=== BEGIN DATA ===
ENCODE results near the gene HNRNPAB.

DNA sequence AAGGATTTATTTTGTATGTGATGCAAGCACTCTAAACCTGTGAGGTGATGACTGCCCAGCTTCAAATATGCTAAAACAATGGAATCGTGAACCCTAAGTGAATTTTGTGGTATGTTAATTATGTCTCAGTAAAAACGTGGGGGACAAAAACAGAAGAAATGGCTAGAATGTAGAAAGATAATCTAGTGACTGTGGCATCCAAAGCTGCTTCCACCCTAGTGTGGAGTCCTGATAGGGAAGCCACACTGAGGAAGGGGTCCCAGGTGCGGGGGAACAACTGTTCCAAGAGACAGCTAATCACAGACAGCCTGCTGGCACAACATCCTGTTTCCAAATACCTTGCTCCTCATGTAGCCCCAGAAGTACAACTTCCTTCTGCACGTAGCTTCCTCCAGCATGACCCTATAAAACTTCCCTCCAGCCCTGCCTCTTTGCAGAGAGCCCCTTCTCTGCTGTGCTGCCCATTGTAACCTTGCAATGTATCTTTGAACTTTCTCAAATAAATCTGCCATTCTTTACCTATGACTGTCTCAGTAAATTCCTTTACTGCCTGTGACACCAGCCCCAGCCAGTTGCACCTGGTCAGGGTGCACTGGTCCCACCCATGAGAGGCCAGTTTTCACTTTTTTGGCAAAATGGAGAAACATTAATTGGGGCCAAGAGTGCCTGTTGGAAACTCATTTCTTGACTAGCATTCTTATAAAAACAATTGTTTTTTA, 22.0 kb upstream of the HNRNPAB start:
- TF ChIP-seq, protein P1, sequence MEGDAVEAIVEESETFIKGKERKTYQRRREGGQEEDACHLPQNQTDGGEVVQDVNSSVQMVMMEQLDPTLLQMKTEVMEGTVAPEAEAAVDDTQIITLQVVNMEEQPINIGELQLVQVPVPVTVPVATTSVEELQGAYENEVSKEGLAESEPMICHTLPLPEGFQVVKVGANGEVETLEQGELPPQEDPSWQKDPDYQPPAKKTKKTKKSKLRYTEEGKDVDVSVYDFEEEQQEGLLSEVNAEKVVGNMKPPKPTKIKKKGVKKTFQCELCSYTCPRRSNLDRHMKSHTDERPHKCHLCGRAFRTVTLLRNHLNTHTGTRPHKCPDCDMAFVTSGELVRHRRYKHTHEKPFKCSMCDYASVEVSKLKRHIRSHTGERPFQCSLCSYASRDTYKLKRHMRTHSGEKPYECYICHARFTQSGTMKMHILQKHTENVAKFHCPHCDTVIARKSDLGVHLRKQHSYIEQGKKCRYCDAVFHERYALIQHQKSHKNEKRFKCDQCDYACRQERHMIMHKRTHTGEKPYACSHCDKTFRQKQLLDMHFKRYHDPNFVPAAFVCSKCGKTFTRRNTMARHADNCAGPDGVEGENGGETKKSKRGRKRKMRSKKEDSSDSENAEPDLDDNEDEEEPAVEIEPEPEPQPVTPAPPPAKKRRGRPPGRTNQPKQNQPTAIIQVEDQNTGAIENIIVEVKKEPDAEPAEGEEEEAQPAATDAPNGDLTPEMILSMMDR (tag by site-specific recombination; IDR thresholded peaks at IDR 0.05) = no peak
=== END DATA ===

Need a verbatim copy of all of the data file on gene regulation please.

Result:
ENCODE results near the gene HNRNPAB.

DNA sequence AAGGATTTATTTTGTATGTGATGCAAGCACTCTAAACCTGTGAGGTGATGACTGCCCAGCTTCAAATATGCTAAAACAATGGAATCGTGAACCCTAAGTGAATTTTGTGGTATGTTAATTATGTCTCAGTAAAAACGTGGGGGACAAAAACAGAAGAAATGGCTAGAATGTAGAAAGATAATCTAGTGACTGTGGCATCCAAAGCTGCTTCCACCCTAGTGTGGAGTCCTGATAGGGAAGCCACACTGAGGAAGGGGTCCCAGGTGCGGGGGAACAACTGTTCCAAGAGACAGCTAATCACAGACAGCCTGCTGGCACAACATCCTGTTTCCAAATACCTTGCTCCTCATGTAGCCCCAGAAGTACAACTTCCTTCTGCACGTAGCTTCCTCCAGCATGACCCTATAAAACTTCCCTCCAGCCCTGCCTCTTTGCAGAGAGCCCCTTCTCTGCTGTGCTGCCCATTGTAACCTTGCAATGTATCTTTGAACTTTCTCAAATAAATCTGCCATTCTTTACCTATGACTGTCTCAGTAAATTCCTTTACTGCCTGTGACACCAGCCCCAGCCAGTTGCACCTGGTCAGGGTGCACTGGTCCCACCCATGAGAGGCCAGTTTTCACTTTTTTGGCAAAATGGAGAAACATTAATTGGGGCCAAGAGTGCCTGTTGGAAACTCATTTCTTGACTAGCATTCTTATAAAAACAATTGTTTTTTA, 22.0 kb upstream of the HNRNPAB start:
- TF ChIP-seq, protein P1, sequence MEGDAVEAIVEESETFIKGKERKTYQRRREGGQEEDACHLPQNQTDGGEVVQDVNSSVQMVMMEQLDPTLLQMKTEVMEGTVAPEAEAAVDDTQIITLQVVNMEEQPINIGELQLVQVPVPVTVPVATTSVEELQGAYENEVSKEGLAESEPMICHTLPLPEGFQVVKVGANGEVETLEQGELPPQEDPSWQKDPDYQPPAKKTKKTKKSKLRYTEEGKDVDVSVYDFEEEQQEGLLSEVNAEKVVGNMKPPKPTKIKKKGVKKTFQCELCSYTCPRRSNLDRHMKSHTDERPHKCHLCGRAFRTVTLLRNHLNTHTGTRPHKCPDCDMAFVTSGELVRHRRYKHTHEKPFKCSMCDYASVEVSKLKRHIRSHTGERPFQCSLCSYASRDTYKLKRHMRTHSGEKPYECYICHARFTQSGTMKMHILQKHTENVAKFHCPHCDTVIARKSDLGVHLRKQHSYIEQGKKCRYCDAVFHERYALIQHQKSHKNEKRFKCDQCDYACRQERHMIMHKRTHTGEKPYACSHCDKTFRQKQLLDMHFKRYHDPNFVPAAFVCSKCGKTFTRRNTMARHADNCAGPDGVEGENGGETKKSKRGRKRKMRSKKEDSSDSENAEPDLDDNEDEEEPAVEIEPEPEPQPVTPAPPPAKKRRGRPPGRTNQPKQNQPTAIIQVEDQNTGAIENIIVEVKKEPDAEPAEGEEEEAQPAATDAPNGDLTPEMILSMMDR (tag by site-specific recombination; IDR thresholded peaks at IDR 0.05) = no peak